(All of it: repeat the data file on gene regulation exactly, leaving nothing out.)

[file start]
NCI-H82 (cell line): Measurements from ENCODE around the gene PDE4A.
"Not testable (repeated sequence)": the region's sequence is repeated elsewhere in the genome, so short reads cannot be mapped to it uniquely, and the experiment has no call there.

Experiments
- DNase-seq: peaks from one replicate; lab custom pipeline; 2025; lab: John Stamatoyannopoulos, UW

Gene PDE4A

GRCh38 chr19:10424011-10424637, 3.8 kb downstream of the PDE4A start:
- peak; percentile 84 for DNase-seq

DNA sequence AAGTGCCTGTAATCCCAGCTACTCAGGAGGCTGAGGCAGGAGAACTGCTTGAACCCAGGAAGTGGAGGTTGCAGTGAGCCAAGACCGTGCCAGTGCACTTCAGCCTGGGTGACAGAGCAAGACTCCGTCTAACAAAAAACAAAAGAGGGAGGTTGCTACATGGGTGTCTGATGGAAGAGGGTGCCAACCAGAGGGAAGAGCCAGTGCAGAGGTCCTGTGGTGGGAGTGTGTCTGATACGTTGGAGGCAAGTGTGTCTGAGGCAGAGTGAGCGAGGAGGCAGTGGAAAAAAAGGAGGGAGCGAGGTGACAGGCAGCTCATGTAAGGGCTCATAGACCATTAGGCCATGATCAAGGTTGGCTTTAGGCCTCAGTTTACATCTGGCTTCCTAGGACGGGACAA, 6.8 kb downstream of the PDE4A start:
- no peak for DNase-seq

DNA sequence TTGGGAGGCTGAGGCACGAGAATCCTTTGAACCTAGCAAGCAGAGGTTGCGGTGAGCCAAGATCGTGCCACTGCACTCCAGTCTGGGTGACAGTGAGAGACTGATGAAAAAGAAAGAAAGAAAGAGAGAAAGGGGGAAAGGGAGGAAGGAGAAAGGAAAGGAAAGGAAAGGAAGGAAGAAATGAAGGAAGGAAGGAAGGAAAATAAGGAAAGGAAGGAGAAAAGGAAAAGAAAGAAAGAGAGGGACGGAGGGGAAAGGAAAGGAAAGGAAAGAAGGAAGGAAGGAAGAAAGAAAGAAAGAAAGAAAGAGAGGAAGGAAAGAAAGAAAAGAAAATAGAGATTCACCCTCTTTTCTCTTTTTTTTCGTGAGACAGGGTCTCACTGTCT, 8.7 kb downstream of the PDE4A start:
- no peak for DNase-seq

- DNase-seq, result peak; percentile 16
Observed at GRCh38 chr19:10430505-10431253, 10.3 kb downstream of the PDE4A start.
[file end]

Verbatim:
NCI-H82 (cell line): Measurements from ENCODE around the gene PDE4A.
"Not testable (repeated sequence)": the region's sequence is repeated elsewhere in the genome, so short reads cannot be mapped to it uniquely, and the experiment has no call there.

Experiments
- DNase-seq: peaks from one replicate; lab custom pipeline; 2025; lab: John Stamatoyannopoulos, UW

Gene PDE4A

GRCh38 chr19:10424011-10424637, 3.8 kb downstream of the PDE4A start:
- peak; percentile 84 for DNase-seq

DNA sequence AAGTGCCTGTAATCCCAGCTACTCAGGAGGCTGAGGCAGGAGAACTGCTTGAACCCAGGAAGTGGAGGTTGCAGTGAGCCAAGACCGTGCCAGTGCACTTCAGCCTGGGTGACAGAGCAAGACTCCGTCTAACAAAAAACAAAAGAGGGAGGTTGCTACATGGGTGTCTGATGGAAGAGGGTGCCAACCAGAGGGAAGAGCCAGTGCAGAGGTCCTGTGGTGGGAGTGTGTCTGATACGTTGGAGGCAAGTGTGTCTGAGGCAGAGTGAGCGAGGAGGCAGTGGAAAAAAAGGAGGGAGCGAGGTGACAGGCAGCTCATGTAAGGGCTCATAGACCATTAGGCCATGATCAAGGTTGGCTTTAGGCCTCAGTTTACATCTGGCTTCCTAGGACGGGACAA, 6.8 kb downstream of the PDE4A start:
- no peak for DNase-seq

DNA sequence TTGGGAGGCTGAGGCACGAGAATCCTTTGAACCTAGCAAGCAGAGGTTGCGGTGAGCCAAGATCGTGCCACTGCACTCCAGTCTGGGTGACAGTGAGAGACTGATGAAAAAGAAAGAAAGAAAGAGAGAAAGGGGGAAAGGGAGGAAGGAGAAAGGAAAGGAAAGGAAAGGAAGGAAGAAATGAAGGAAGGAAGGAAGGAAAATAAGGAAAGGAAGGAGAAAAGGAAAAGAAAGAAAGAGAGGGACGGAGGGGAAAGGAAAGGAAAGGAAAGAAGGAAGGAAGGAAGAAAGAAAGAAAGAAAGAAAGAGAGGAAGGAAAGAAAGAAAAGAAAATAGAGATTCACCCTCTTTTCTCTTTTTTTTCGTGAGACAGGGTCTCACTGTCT, 8.7 kb downstream of the PDE4A start:
- no peak for DNase-seq

- DNase-seq, result peak; percentile 16
Observed at GRCh38 chr19:10430505-10431253, 10.3 kb downstream of the PDE4A start.